On Wednesday the 9th of November I presented a paper to the Knowledge/Culture/Social Change International Conference at UWS Parramatta. The title of my paper was “Neuroscience, Technospectacularism and the Mind” and I recorded my talk which you can listen to below. The 29 minute recording includes some questions asked by the audience at the end – the first from Greg Haigne Associate Professor in the School of Languages & Comparitive Cultural Studies at UQ (Who presented a very interesting paper the day previously), and one from Professor Penny Harvey from the University of Manchester)
[haiku url=”http:/wp-content/uploads/2011/11/Ben-Abraham-Neuroscience-technospectacularism-1.mp3″ title=”Ben Abraham – Neuroscience, Technospectacularism and the Mind”]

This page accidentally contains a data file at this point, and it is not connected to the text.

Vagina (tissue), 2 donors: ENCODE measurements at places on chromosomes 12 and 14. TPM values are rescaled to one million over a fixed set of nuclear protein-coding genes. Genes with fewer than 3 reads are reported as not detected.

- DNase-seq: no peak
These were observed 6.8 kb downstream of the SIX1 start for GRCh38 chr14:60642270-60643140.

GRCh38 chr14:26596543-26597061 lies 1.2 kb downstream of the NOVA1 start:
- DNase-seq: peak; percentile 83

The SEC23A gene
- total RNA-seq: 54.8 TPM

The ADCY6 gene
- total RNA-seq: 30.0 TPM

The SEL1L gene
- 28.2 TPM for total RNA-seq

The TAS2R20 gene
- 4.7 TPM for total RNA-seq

The phrase “Technospectacularism” is an adapted version of a phrase from the opening pages of Ian Bogost’s How To Do Things With Videogames and I think it’s an incredibly apt phrase to describe our time. The thesis of the paper itself is a reaction to what I see as an upswing in the use of Neuroscientific findings as a blunt weapon of persuasion for academics, journalists and authors outside of – or on the periphery of – the field itself. To counter this dangerous misuse of the unfinished science of the brain I drew on William Uttal’s critically important work suggesting that the brain-mind problem may be intractable. From there I spun out a hypothesis based on the “external mind” thesis, by Andy Clark and David Chalmers, as well as Graham Harman’s Object-Oriented Philosophy, suggesting that the mind is a real object with just as much reality as the touchable stuff of the brain, despite being made up of different “stuff” to the brain alone.
I’m very interested to hear your comments or concerns, and will certainly entertain requests for clarification – my email address is on the sidebar.